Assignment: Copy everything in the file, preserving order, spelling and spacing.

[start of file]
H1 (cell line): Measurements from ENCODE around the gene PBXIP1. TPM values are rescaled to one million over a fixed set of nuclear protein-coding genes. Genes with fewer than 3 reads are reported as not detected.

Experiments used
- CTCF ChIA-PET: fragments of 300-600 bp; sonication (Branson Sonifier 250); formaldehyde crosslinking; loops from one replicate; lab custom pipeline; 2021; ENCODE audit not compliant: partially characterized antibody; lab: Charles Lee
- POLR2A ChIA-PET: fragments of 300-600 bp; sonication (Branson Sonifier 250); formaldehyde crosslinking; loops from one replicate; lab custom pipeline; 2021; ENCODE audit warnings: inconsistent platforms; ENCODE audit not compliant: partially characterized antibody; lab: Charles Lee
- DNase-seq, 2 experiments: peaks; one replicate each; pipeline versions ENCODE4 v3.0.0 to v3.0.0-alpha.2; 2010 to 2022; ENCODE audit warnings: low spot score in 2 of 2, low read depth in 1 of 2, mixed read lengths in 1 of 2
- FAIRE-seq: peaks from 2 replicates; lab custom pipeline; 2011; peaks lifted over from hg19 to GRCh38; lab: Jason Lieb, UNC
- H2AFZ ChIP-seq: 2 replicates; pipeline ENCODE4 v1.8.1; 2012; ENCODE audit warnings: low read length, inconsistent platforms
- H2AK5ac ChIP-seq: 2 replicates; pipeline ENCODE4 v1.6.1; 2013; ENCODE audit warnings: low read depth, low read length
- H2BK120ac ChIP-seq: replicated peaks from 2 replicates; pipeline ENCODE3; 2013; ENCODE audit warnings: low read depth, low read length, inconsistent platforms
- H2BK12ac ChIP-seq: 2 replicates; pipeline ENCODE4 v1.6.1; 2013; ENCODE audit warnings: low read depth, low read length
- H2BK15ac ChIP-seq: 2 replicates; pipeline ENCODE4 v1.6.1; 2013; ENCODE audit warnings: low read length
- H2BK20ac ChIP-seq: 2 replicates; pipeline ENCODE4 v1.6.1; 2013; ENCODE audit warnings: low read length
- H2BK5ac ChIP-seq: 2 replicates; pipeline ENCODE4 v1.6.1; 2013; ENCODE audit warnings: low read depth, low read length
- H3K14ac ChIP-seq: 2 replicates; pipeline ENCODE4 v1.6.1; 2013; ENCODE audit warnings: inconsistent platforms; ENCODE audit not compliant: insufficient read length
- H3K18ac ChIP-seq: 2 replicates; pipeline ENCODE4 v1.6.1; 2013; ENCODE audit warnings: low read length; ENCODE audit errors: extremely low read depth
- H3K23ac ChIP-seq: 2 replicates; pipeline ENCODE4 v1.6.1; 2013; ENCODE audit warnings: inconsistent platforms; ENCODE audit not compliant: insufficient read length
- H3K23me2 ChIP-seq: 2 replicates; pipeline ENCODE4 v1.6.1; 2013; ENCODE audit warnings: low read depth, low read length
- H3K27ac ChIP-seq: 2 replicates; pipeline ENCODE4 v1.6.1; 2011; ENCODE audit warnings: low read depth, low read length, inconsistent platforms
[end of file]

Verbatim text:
H1 (cell line): Measurements from ENCODE around the gene PBXIP1. TPM values are rescaled to one million over a fixed set of nuclear protein-coding genes. Genes with fewer than 3 reads are reported as not detected.

Experiments used
- CTCF ChIA-PET: fragments of 300-600 bp; sonication (Branson Sonifier 250); formaldehyde crosslinking; loops from one replicate; lab custom pipeline; 2021; ENCODE audit not compliant: partially characterized antibody; lab: Charles Lee
- POLR2A ChIA-PET: fragments of 300-600 bp; sonication (Branson Sonifier 250); formaldehyde crosslinking; loops from one replicate; lab custom pipeline; 2021; ENCODE audit warnings: inconsistent platforms; ENCODE audit not compliant: partially characterized antibody; lab: Charles Lee
- DNase-seq, 2 experiments: peaks; one replicate each; pipeline versions ENCODE4 v3.0.0 to v3.0.0-alpha.2; 2010 to 2022; ENCODE audit warnings: low spot score in 2 of 2, low read depth in 1 of 2, mixed read lengths in 1 of 2
- FAIRE-seq: peaks from 2 replicates; lab custom pipeline; 2011; peaks lifted over from hg19 to GRCh38; lab: Jason Lieb, UNC
- H2AFZ ChIP-seq: 2 replicates; pipeline ENCODE4 v1.8.1; 2012; ENCODE audit warnings: low read length, inconsistent platforms
- H2AK5ac ChIP-seq: 2 replicates; pipeline ENCODE4 v1.6.1; 2013; ENCODE audit warnings: low read depth, low read length
- H2BK120ac ChIP-seq: replicated peaks from 2 replicates; pipeline ENCODE3; 2013; ENCODE audit warnings: low read depth, low read length, inconsistent platforms
- H2BK12ac ChIP-seq: 2 replicates; pipeline ENCODE4 v1.6.1; 2013; ENCODE audit warnings: low read depth, low read length
- H2BK15ac ChIP-seq: 2 replicates; pipeline ENCODE4 v1.6.1; 2013; ENCODE audit warnings: low read length
- H2BK20ac ChIP-seq: 2 replicates; pipeline ENCODE4 v1.6.1; 2013; ENCODE audit warnings: low read length
- H2BK5ac ChIP-seq: 2 replicates; pipeline ENCODE4 v1.6.1; 2013; ENCODE audit warnings: low read depth, low read length
- H3K14ac ChIP-seq: 2 replicates; pipeline ENCODE4 v1.6.1; 2013; ENCODE audit warnings: inconsistent platforms; ENCODE audit not compliant: insufficient read length
- H3K18ac ChIP-seq: 2 replicates; pipeline ENCODE4 v1.6.1; 2013; ENCODE audit warnings: low read length; ENCODE audit errors: extremely low read depth
- H3K23ac ChIP-seq: 2 replicates; pipeline ENCODE4 v1.6.1; 2013; ENCODE audit warnings: inconsistent platforms; ENCODE audit not compliant: insufficient read length
- H3K23me2 ChIP-seq: 2 replicates; pipeline ENCODE4 v1.6.1; 2013; ENCODE audit warnings: low read depth, low read length
- H3K27ac ChIP-seq: 2 replicates; pipeline ENCODE4 v1.6.1; 2011; ENCODE audit warnings: low read depth, low read length, inconsistent platforms